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Sample codeLet's solve the taxi matching problem as an example of a problem that uses both an objective function and constraints.

The taxi matching problem is the problem of minimizing the cost of dispatching a taxi given multiple customers and multiple taxi locations respectively.

The cost of dispatching a taxi can be defined in various ways, but for simplicity, we will assume that it is the total distance between the taxi and the customer. By matching taxis and customers, we can decide where to dispatch the taxi so as to minimize the total distance between each taxi and the destination customer.

First of all, the assumption of the problem here is that there are $N$ customers and the same number of $N$ taxis. Suppose that we are given the coordinates $(c_{i,x}, c_{i,y})$ of the customers and $(t_{j,x}, t_{j,y})$ of the taxis with indices $i, j = 0, 1, \cdots, N -1$. From these coordinates, let the distance between customer $i$ and taxi $j$ be the following:

$$ d_{ij} = \sqrt{(c_{i,x} - t_{j,x})^2 + (c_{i,y} - t_{j,y})^2} $$The relation between customer $i$ and taxi $j$ can be divided into the following two patterns:

- Customer $i$ is assigned a taxi $j$
- Taxi $j$ is not assigned to customer $i$

We use the binary variable $q_{ij}$ to represent these two states.

- When taxi $j$ is assigned to customer $i$, $q_{ij} = 1$
- When no taxi $j$ is assigned to customer $i$, $q_{ij} = 0$

Customer \ Taxi | $0$ | $1$ | ... | $N-1$ |
---|---|---|---|---|

$0$ | $q_{0,0}$ | $q_{0,1}$ | ... | $q_{0,N-1}$ |

$1$ | $q_{1,0}$ | $q_{1,1}$ | ... | $q_{1,N-1}$ |

$\vdots$ | $\vdots$ | $\vdots$ | ... | $\vdots$ |

$N -1$ | $q_{N-1,0}$ | $q_{N-1,1}$ | ... | $q_{N-1,N-1}$ |

Using the above binary variables, the objective function, which is the total distance between the
matched
customer and the taxi, is given by following:

Since the variable $q_{ij}$ means that customer $i$ and taxi $j$ are matched when $1$, we only add up
the
distances that result in $q_{ij} = 1$.

The next step is to define the constraints.

First, since we always assign one taxi to one customer, we need the following constraint for customer $i$.

$$ \sum_{j=0}^{N -1}q_{ij} = 1 $$In addition, since one taxi is always assigned to one customer, we also need the following constraint for taxi $j$:

$$ \sum_{i=0}^{N -1}q_{ij} = 1 $$Since we need the coordinates of the customers and the taxies as input data, we will create a function that randomly generates the coordinates of the customers and the taxies and calculates the distances for all combinations of customers and taxies.

In [ ]:

```
import numpy as np
# Randomly generate the coordinates of the customers and the taxies, and calculate the distances between the customers and the taxies
def gen_random_locations(N_customers: int, N_taxies: int):
# Customer coordinates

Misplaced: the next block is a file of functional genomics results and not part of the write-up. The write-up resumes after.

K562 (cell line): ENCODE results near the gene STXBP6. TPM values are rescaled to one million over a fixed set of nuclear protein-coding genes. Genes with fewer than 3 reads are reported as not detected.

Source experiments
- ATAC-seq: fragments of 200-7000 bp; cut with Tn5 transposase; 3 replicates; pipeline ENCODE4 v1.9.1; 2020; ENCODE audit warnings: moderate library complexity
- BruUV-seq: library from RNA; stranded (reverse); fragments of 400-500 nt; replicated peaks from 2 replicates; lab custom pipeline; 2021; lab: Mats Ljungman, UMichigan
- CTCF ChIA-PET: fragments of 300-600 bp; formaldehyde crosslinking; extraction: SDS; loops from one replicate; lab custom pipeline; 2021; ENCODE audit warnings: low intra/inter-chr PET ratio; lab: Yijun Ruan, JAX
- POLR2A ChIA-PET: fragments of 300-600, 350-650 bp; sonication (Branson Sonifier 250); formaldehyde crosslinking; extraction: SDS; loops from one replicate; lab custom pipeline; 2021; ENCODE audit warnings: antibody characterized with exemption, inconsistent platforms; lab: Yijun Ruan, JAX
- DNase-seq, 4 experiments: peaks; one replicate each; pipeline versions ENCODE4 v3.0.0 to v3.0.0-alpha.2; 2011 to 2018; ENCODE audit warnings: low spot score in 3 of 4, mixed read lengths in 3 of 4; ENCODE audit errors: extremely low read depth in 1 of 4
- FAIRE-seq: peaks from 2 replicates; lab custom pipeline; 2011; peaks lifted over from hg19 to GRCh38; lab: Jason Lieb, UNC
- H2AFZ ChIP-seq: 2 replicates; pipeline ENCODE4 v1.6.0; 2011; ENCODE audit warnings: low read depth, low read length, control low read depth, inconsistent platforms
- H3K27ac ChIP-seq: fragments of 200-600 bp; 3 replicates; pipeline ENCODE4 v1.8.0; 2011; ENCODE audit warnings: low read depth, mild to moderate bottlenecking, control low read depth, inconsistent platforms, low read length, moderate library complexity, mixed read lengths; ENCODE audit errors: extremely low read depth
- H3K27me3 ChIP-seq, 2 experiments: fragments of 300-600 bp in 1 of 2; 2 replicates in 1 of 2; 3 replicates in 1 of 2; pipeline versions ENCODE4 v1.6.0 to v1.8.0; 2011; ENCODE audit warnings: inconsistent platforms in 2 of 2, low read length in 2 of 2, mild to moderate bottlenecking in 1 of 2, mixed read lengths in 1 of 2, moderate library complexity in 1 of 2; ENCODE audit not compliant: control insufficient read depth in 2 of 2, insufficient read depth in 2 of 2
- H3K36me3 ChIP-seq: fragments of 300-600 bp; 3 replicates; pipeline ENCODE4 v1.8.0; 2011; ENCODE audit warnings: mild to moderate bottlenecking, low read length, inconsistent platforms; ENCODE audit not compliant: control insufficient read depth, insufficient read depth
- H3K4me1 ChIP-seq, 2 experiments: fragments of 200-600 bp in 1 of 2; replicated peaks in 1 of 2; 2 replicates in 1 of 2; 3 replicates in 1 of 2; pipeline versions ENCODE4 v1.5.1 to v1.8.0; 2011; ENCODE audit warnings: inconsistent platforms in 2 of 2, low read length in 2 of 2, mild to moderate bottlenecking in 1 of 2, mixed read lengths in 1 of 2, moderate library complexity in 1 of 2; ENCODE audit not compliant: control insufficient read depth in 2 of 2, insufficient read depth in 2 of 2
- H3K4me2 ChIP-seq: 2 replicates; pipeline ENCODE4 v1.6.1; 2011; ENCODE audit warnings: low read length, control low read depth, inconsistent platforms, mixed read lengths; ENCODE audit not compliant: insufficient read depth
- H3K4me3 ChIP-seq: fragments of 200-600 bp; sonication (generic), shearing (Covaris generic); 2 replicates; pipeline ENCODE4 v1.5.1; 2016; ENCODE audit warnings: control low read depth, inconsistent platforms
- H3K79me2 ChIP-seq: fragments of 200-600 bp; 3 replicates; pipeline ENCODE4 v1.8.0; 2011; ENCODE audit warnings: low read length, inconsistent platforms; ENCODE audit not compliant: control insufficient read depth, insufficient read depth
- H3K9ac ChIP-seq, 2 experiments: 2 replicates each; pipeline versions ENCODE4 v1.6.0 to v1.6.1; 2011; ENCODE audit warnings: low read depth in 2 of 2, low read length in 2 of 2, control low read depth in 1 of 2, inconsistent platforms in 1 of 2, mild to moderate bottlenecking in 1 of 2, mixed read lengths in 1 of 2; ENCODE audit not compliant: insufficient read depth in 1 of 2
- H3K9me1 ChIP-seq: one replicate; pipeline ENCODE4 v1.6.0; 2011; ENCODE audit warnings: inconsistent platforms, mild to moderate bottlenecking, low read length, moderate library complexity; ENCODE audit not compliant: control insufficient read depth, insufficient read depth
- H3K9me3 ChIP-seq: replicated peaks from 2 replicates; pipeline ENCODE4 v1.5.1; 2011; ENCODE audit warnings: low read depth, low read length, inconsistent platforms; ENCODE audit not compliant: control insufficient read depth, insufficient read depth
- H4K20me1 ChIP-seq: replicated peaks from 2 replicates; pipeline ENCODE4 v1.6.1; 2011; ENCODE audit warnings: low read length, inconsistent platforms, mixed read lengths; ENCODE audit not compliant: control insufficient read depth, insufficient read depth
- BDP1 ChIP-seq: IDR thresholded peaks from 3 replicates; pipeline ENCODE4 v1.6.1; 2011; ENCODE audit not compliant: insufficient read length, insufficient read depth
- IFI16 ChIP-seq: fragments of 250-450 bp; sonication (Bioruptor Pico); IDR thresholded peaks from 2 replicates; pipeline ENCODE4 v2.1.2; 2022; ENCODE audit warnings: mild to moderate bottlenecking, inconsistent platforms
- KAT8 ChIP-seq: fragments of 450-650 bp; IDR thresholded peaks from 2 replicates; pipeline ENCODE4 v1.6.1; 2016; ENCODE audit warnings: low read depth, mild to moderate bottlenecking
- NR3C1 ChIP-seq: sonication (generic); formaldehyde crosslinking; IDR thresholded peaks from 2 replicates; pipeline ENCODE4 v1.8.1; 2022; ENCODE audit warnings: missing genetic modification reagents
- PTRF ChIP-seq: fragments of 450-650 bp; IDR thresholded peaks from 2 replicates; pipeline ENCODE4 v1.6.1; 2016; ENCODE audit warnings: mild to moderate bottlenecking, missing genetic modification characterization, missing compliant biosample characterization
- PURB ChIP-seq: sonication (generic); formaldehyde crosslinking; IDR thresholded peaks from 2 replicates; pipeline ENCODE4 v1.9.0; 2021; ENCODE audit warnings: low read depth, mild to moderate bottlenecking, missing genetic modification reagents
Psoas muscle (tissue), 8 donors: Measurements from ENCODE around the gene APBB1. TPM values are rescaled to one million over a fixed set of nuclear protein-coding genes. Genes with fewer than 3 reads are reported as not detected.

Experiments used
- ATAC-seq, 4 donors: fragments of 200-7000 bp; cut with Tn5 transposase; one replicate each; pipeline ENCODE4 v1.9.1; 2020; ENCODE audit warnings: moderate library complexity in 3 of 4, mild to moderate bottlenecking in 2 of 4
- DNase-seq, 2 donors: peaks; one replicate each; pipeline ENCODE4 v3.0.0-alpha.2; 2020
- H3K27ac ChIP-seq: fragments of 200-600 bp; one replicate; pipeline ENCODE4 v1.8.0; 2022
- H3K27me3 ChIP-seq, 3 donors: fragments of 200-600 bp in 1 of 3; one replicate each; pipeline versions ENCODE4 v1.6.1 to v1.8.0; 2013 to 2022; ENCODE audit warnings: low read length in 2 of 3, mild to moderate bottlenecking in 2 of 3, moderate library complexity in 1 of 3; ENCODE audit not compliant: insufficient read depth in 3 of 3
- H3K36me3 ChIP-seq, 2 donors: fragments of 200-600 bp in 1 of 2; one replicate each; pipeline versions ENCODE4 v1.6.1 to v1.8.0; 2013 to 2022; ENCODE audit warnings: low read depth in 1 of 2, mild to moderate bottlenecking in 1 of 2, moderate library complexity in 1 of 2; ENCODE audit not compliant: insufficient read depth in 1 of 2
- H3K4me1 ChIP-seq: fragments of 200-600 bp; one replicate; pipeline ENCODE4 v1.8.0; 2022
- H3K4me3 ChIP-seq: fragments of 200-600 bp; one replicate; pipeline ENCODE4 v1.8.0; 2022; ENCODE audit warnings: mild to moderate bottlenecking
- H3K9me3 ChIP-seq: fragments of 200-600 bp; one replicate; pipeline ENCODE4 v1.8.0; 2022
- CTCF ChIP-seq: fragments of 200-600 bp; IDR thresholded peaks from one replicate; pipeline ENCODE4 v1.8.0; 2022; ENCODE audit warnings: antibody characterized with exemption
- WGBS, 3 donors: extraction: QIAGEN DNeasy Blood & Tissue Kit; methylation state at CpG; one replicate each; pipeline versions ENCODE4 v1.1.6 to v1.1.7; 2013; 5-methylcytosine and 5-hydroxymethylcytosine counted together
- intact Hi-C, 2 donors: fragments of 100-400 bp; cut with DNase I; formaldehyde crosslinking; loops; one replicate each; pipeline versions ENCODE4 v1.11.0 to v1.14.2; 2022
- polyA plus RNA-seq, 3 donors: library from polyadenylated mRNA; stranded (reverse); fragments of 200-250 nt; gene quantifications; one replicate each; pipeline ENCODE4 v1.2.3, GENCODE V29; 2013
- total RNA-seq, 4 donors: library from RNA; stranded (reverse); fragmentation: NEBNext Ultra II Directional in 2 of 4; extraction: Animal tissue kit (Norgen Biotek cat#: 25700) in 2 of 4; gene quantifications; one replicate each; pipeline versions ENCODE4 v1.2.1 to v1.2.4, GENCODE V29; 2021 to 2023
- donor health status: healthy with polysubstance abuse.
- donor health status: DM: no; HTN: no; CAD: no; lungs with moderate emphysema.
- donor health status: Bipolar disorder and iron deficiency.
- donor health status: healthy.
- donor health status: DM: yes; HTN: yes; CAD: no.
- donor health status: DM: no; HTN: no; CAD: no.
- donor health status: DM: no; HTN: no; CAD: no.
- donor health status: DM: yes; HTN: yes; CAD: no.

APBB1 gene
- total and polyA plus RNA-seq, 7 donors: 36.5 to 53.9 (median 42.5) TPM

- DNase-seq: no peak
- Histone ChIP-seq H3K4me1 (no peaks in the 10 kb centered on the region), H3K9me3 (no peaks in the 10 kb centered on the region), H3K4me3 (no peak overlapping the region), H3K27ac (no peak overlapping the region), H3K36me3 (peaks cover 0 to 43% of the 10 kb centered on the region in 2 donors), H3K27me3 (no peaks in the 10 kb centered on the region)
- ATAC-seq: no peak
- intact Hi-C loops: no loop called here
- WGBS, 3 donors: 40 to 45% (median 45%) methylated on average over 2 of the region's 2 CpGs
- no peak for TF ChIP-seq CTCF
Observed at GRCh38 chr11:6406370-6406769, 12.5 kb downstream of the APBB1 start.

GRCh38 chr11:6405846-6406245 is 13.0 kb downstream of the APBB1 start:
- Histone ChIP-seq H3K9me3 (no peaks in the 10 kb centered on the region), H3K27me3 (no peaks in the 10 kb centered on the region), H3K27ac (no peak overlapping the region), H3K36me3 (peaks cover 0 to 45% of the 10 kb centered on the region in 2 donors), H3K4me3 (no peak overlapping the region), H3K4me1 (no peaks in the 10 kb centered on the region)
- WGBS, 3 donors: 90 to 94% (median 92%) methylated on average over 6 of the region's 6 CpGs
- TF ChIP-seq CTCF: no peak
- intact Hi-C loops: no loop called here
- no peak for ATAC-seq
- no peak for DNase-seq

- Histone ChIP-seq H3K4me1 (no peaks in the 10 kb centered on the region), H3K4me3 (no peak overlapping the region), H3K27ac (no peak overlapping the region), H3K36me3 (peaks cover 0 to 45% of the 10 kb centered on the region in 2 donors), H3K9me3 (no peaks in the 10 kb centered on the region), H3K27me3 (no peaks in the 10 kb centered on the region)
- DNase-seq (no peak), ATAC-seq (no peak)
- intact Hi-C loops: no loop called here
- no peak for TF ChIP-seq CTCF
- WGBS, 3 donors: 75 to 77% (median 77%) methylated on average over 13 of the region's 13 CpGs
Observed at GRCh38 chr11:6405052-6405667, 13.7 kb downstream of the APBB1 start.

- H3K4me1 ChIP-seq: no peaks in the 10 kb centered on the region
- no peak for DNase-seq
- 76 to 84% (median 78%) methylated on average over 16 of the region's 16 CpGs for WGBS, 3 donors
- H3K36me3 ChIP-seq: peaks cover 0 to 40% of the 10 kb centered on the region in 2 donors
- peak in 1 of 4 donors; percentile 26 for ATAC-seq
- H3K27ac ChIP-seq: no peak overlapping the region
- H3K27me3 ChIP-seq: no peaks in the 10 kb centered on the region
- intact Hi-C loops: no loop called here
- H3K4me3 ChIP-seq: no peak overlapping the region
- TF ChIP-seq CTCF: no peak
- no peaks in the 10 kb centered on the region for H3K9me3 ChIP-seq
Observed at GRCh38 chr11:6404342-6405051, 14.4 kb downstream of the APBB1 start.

loc_customers = np.random.uniform(size=(N_customers, 2))
# Taxi coordinates
loc_taxies = np.random.uniform(size=(N_taxies, 2))
# Calculate the distance between a customer and a taxi in matrix form
all_diffs = np.expand_dims(loc_customers, axis=1) - np.expand_dims(
loc_taxies, axis=0
)
distances = np.sqrt(np.sum(all_diffs**2, axis=-1))
return loc_customers, loc_taxies, distances
```

In [ ]:

```
%matplotlib inline
import matplotlib.pyplot as plt
# Visualize the location of customers and taxis
def show_plot(loc_customers: np.ndarray, loc_taxies: np.ndarray):
markersize = 100
plt.subplots(nrows=1, ncols=1, figsize=(10, 10))
plt.xlabel("x")
plt.ylabel("y")
plt.scatter(
*zip(*loc_customers), label="Customers", marker="o", color="red", s=markersize
)
plt.scatter(
*zip(*loc_taxies), label="Taxies", marker="^", color="blue", s=markersize
)
plt.legend(loc="upper right")
plt.show()
```

`N`

corresponding to the number of customers and the number of taxis, and generate
their coordinates and distances with the `gen_random_locations`

function we defined earlier.
Plot
the generated results to visualize the locations of customers and taxis.

In [ ]:

```
N = 5
Lc, Lt, d = gen_random_locations(N_customers=N, N_taxies=N)
show_plot(Lc, Lt)
```

Next, we define the QUBO variables that we will need. Since we want to have $N$ taxis for each $N$ customer, we define the QUBO variable as a two-dimensional array of $N\times N$ as follows:

In [ ]:

```
from amplify import (
gen_symbols,
BinaryPoly,
)
# Create QUBO variables
q = gen_symbols(BinaryPoly, N, N)
```

Using these QUBO variables, the objective function is obtained as follows:

In [ ]:

```
from amplify import sum_poly
cost = sum_poly(N, lambda i: sum_poly(N, lambda j: d[i][j] * q[i][j]))
```

The next step is to define the constraints.

The two constraints described at the beginning are represented as follows using the
`equal_to`

function, and they are added up to construct a constraint object.

In [ ]:

```
from amplify import sum_poly, BinaryQuadraticModel
from amplify.constraint import equal_to
customer_has_one_taxi = sum(
[equal_to(sum_poly(N, lambda j: q[i][j]), 1) for i in range(N)]
)
taxi_has_one_customer = sum(
[equal_to(sum_poly(N, lambda i: q[i][j]), 1) for j in range(N)]
)
constraints = customer_has_one_taxi + taxi_has_one_customer
```

By adding the objective function and constraints, the final binary polynomial model can be obtained as follows.

Here, the strength of the constraints relative to the objective function is important. Just to conclude, it is enough to set the maximum value of $d_{ij}$, and we will not go into the discussion of how strong it should be.